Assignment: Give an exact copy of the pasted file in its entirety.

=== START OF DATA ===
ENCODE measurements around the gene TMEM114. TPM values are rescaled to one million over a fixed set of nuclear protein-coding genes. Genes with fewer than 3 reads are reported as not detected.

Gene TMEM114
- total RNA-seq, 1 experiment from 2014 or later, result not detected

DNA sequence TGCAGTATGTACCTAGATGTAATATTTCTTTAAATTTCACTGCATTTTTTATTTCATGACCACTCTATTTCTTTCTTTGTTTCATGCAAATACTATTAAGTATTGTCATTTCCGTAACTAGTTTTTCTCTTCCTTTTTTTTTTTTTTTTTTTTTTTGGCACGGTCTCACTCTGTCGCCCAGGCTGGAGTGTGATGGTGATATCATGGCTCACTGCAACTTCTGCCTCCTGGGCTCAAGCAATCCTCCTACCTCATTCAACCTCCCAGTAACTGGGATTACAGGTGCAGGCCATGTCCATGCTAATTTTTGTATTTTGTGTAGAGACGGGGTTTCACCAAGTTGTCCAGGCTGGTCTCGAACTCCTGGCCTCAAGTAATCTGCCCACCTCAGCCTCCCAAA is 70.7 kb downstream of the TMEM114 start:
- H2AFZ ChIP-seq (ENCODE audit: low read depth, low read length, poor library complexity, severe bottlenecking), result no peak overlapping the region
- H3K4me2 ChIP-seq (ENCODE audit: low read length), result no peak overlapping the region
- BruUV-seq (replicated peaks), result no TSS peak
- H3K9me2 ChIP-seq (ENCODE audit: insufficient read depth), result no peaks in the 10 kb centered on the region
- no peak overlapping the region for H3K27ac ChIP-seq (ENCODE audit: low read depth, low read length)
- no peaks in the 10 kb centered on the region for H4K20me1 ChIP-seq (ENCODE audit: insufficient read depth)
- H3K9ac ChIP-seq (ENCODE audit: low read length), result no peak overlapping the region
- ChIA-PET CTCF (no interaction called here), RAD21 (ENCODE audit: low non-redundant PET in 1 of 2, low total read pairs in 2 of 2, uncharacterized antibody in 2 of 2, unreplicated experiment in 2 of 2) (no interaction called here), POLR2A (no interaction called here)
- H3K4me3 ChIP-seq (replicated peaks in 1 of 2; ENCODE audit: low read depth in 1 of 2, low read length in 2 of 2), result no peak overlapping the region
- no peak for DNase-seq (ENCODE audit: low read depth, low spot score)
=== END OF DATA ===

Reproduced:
ENCODE measurements around the gene TMEM114. TPM values are rescaled to one million over a fixed set of nuclear protein-coding genes. Genes with fewer than 3 reads are reported as not detected.

Gene TMEM114
- total RNA-seq, 1 experiment from 2014 or later, result not detected

DNA sequence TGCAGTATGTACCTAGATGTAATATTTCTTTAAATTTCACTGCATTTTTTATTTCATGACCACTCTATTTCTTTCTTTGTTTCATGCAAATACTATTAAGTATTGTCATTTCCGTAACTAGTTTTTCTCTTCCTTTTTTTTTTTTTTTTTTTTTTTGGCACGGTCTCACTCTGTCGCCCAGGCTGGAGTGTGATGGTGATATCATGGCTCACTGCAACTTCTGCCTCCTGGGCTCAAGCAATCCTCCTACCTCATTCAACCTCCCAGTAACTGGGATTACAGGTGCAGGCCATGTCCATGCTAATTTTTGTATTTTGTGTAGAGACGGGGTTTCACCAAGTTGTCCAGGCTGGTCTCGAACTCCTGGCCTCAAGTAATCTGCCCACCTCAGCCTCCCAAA is 70.7 kb downstream of the TMEM114 start:
- H2AFZ ChIP-seq (ENCODE audit: low read depth, low read length, poor library complexity, severe bottlenecking), result no peak overlapping the region
- H3K4me2 ChIP-seq (ENCODE audit: low read length), result no peak overlapping the region
- BruUV-seq (replicated peaks), result no TSS peak
- H3K9me2 ChIP-seq (ENCODE audit: insufficient read depth), result no peaks in the 10 kb centered on the region
- no peak overlapping the region for H3K27ac ChIP-seq (ENCODE audit: low read depth, low read length)
- no peaks in the 10 kb centered on the region for H4K20me1 ChIP-seq (ENCODE audit: insufficient read depth)
- H3K9ac ChIP-seq (ENCODE audit: low read length), result no peak overlapping the region
- ChIA-PET CTCF (no interaction called here), RAD21 (ENCODE audit: low non-redundant PET in 1 of 2, low total read pairs in 2 of 2, uncharacterized antibody in 2 of 2, unreplicated experiment in 2 of 2) (no interaction called here), POLR2A (no interaction called here)
- H3K4me3 ChIP-seq (replicated peaks in 1 of 2; ENCODE audit: low read depth in 1 of 2, low read length in 2 of 2), result no peak overlapping the region
- no peak for DNase-seq (ENCODE audit: low read depth, low spot score)